Researchers are studying the drug as a therapy for migraines that haven't responded to other treatments.
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Migraines are hell and researchers are looking into a new solution: Ketamine, the hallucinogen-turned-club-drug-turned antidepressant, may also help alleviate the crippling headaches for people who otherwise don't respond to treatment.
That's according to new research presented this weekend at the annual meeting of the American Society of Anesthesiologists in Boston. The study, conducted at Thomas Jefferson University Hospital, involved 61 participants with migraines, the recurrent throbbing or pulsing headaches that cause moderate to severe pain, and often include sensitivity to light and sound. Attacks can be debilitating, causing nausea and vomiting for some people.
About 12 percent of Americans get migraines—they're three times more common in women than men. The study consisted of people whose migraines hadn't responded to other treatments; that's known as having "intractable" migraines. People were referred by headache physicians, or neurologists who specialize in treating headaches, between January 2014 and December 2016, says study co-author Eric Schwenk. "Occasionally some patients with migraines have heard about ketamine therapy, and request to be given the treatment after talking to their headache physicians," says Schwenk, who's also director of orthopedic anesthesia at Thomas Jefferson University Hospital.
If you're only familiar with ketamine's reputation as a potent recreational hallucinogen—"Special K"—you might be surprised to hear migraine patients clamoring for it. But like a handful of other previously demonized "club drugs," ketamine has been earning researchers' respect. It's a well-known, safe pain reliever at low doses and an anesthetic at higher doses. Meanwhile, evidence continues to grow about its value as a fast-acting antidepressant, offering benefits in minutes that other drugs require weeks to provide. There's a reason emergency room doctor and Tonic contributor Darragh O'Carroll called it "my favorite medicine of all time."
Because of ketamine's potential as a migraine treatment, at least one sufferer flies to Los Angeles several times a year simply for some pain relief. At Jefferson, patients receive an intravenous infusion of ketamine continuously for three to seven days, under close supervision. Those who've never had the drug before may undergo some other tests to establish a baseline, Schwenk says.
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Among the 61 patients included in the study (17 men and 44 women), almost 75 percent saw an improvement in their migraine intensity. At admission, the average migraine headache pain rating was a self-reported 7.5 on a scale of 0 to 10. On leaving the hospital, the average pain rating was 3.4; less than half of the initial amount. Patients stayed just over 5 days, on average, and they experienced generally mild side effects including blurry vision and nausea and vomiting.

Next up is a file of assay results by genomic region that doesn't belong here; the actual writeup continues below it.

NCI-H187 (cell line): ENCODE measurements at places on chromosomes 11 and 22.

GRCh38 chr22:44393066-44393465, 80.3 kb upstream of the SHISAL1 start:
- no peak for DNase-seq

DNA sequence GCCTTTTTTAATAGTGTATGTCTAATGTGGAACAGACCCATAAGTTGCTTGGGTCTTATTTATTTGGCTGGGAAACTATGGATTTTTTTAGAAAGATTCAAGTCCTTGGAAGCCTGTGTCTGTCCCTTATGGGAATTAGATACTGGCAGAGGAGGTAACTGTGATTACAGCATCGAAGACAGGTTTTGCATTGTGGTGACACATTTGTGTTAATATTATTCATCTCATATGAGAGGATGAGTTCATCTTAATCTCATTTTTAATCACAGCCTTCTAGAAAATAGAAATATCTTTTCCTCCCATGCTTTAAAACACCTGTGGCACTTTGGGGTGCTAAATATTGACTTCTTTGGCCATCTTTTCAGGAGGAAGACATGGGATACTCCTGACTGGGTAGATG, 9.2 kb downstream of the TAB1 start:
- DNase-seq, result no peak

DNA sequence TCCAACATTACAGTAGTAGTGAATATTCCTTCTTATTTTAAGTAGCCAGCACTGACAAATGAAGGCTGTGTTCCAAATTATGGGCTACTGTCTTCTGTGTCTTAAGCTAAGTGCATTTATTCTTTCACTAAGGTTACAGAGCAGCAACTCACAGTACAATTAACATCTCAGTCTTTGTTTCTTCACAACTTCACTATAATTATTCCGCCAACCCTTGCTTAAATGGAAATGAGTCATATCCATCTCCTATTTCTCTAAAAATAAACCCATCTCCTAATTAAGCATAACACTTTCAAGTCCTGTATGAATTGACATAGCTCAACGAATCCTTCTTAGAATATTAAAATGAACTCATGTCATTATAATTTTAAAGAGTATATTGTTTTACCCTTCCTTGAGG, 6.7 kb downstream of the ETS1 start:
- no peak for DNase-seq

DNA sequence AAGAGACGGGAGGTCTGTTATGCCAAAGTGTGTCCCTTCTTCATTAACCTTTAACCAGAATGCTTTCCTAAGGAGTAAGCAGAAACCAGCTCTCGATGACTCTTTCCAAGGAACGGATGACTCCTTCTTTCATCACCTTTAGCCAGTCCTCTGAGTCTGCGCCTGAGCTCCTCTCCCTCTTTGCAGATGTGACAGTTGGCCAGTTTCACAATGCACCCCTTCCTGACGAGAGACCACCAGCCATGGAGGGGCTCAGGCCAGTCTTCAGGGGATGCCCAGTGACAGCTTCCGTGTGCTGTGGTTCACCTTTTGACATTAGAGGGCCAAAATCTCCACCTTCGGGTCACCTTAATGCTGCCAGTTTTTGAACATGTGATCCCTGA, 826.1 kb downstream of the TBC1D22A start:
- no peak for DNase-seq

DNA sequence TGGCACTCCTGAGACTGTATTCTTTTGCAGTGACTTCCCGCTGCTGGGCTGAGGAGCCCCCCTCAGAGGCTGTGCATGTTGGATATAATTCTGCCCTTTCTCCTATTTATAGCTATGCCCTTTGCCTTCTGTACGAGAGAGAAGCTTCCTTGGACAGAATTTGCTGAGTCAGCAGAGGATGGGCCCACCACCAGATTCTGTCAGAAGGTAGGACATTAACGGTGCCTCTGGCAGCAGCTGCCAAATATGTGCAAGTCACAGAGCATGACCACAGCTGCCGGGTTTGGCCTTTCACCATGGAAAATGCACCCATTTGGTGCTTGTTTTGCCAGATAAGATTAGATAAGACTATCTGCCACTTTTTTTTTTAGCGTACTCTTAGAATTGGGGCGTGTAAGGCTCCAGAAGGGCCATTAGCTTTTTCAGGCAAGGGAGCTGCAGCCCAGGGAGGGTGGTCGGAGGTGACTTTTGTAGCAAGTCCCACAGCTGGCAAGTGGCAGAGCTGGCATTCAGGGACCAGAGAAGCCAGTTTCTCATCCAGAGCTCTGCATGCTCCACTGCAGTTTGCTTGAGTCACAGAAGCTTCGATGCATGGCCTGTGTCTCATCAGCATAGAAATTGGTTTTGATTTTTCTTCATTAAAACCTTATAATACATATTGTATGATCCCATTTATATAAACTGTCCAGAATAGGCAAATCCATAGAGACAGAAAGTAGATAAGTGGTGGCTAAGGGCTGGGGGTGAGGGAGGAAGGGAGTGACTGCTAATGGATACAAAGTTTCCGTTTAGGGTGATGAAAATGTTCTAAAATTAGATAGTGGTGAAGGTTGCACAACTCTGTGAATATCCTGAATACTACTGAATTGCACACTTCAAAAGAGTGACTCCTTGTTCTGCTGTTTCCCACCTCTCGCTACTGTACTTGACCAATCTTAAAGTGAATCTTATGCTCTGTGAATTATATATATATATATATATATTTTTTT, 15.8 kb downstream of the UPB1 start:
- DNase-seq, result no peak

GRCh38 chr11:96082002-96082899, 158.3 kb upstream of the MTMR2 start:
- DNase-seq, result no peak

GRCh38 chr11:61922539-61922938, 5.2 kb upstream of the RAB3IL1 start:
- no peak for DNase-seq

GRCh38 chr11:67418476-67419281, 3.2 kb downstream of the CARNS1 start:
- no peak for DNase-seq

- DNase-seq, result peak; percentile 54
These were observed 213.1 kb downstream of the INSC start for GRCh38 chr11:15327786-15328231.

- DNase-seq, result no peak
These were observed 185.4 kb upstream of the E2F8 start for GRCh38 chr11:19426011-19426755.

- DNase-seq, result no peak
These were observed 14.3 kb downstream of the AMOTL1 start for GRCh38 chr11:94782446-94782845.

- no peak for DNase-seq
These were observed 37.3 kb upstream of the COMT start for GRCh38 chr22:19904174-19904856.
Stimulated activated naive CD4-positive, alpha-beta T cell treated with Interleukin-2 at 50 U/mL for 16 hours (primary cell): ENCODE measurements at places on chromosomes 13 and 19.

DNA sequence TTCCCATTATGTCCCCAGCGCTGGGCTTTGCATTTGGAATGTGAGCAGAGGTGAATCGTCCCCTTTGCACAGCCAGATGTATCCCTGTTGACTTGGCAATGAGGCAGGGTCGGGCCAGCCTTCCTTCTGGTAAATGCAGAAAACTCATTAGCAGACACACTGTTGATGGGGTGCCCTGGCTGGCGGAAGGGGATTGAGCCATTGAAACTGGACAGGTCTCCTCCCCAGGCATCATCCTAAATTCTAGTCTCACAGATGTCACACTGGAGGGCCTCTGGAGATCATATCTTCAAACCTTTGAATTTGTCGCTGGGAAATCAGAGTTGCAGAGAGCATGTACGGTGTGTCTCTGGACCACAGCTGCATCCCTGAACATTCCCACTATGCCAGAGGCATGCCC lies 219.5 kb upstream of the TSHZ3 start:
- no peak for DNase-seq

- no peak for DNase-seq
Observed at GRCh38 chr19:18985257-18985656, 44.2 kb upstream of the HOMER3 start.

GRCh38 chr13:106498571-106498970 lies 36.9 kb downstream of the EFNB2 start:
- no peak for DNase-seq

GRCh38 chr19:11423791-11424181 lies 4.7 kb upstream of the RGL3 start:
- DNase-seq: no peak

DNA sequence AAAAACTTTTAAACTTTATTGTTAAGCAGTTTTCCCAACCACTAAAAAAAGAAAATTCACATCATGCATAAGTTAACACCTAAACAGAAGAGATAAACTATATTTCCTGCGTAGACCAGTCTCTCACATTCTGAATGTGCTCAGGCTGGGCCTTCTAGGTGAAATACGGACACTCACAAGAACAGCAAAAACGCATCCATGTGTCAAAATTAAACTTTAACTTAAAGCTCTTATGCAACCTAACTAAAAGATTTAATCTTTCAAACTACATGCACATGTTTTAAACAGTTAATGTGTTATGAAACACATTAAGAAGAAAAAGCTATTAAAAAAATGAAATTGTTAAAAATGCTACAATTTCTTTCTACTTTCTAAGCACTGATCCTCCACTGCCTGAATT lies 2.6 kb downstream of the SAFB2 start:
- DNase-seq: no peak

"Our study focused only on short-term relief, but it is encouraging that this treatment might have the potential to help patients long-term," Schwenk said in a statement. "Our work provides the basis for future, prospective studies that involve larger numbers of patients." The current study is retrospective, collecting results from a number of previous individual cases rather than a prospective study, which would enroll subjects at the same time under controlled conditions.
Richard Lipton, director of the Montefiore Headache Center at Albert Einstein College Of Medicine, echoed that sentiment. He did not participate in the study, but told Tonic he's encouraged by the results. "As ketamine is an approved drug, in expert hands, this treatment is an option for intractable patients," he says. "Future studies should more rigorously assess the short and long-term benefits of ketamine using blinding and a placebo control groups." As in, there should be a group of patients who get an infusion of a placebo, and the researchers shouldn't know which group is which.
One question future research might address why some patients respond to ketamine, while others don't—about a quarter in this study didn't respond. There's a clear division between the two, but, Schwenk says, "We have not been able to identify any factors that predict response yet."
The hospital plans to open an infusion center which can treat more patients and further the research. Schwenk believes ketamine may help with other painful chronic conditions, such as fibromyalgia and complex regional pain syndrome. Schwenk and his colleagues are betting they've just begun to unlock the potential of "Special K."
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